Rupert Murdoch's takeover of BSkyB appeared to be dead in the water last night after proof emerged that executives at his British newspaper empire mounted a cover-up of the full scale of alleged criminal wrongdoing at the News of the World.
In another extraordinary day in the phone-hacking scandal, Downing Street sources confirmed that Government lawyers were drawing up a strategy to halt the £9bn deal which looked a certainty only a week ago.
A senior Government source said last night: "We are working on a plan to suspend the deal while the police investigation is taking place. But we have to ensure it doesn't get thrown out by judicial review."
The U-turn came after one of News International's own papers revealed that an internal report carried out in 2007, after the News of the World's royal editor Clive Goodman (pictured) was jailed, had found evidence that illegally accessing voicemails was more widespread at the paper – and that payments had been made to police officers.
An anonymous executive was quoted as saying that the report had been like a "ticking time bomb". The report suggests there was a deliberate cover-up by unidentified executives at News International, which had told Parliamentary inquiries in 2007 and 2009 there was no evidence journalists other than Goodman had been involved in phone hacking, nor that it had attempted to suppress evidence of illegality.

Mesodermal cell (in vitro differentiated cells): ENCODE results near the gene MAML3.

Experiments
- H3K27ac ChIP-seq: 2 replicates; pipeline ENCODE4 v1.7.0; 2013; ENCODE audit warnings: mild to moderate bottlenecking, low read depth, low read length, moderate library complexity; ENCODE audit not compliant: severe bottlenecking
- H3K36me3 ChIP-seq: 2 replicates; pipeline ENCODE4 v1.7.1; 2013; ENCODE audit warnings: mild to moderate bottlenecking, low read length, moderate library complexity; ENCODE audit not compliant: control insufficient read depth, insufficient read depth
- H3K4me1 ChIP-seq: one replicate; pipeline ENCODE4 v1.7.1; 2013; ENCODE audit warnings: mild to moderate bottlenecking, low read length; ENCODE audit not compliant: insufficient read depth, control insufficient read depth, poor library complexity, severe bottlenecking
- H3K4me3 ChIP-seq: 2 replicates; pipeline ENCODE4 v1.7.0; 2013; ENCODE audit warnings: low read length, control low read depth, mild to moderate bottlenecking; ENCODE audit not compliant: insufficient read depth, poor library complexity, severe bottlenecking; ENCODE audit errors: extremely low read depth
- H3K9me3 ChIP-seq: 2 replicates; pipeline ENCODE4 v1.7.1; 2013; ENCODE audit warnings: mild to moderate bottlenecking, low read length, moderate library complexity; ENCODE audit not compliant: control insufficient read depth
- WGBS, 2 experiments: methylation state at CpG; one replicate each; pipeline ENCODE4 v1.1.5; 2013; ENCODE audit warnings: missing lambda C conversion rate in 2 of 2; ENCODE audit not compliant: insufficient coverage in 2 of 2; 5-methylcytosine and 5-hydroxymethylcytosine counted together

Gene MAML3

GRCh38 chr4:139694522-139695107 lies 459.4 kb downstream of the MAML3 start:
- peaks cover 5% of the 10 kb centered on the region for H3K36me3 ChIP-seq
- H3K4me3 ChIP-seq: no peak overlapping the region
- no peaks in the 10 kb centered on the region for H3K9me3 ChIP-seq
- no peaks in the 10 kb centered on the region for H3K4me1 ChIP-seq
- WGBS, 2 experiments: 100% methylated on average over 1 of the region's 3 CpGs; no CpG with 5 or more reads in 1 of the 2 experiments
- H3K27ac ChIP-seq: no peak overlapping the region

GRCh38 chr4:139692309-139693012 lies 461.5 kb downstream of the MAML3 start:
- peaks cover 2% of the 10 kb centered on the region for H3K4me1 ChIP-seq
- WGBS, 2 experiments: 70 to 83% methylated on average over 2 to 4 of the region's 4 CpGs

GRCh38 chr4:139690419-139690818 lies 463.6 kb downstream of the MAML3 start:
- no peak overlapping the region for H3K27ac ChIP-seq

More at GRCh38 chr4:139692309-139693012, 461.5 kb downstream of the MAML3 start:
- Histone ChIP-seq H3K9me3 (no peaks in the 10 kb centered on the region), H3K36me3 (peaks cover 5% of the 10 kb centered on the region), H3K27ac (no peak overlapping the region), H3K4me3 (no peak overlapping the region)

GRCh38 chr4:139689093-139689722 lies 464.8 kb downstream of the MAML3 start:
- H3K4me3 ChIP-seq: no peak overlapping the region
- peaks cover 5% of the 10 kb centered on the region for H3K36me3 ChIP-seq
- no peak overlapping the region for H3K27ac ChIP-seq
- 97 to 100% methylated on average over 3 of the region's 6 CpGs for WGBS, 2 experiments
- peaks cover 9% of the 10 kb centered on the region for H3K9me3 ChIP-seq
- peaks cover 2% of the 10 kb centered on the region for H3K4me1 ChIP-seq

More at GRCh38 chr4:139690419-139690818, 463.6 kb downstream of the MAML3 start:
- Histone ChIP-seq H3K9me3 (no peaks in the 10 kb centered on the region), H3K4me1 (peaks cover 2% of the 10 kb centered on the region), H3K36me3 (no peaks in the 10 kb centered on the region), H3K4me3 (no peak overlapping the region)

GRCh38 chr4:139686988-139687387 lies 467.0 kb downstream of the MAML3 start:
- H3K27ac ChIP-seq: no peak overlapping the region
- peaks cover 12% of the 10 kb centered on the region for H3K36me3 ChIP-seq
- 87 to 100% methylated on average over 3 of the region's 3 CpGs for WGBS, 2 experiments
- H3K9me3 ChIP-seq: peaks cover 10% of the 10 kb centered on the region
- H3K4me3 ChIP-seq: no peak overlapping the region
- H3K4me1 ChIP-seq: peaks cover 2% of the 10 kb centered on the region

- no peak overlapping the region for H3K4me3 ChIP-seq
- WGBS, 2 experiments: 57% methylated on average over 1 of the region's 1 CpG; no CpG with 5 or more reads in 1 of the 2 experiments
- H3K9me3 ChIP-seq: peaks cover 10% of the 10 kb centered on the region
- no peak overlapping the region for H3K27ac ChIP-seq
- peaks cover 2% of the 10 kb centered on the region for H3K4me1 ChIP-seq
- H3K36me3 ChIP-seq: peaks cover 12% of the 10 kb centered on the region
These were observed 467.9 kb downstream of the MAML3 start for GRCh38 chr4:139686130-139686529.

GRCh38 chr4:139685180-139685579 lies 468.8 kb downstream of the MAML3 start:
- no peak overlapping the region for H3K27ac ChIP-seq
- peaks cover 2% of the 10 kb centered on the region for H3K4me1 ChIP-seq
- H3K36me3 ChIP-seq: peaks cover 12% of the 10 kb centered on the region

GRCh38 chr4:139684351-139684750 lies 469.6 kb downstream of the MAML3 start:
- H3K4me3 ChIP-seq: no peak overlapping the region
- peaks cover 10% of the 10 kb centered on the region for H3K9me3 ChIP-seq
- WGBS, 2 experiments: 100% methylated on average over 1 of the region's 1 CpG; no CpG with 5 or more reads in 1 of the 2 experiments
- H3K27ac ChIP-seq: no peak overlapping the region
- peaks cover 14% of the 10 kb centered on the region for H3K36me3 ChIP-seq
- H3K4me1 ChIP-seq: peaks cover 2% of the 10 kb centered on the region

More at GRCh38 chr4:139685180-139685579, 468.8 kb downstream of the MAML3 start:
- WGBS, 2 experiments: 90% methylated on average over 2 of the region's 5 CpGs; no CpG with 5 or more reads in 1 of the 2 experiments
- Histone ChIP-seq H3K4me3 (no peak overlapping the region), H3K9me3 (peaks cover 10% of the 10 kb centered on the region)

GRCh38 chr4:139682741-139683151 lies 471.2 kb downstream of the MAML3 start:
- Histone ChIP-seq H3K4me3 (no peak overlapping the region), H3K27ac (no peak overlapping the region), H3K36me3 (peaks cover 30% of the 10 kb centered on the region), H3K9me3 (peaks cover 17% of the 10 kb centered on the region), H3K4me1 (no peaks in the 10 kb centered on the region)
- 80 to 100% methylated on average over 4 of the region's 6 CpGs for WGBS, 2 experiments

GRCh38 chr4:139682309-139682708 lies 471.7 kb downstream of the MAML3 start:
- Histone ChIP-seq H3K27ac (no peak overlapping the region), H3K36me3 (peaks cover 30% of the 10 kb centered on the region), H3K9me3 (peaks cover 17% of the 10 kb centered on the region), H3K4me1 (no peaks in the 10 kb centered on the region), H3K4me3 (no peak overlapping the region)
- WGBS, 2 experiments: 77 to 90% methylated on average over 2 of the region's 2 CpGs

The collapse of the cover-up came as Rupert Murdoch flew into London and was seen entering News International's HQ carrying a copy of the final News of the World. Today the parents of the murdered schoolgirl Milly Dowler, whose phone was targeted by the newspaper, prepared to travel to No 10 to demand action over the growing scandal.
The Government's U-turn over its backing for the BSkyB deal is a humiliation for the Prime Minister, who last week said he was powerless to stop it.
Liberal Democrat officials revealed Nick Clegg would back a Labour Parliamentary motion calling for the takeover to be suspended, unless Culture Secretary Jeremy Hunt acted before a Commons debate on Wednesday. Ministers are thought to have been hoping Ofcom would block the deal, but with that looking unlikely before the end of the criminal investigation, they are taking action themselves.
In an interview with i's sister paper The Independent, Nick Clegg attacked politicians for getting too close to Murdoch and other media owners. "You have got too many vested interests tied up with each other."Reuse content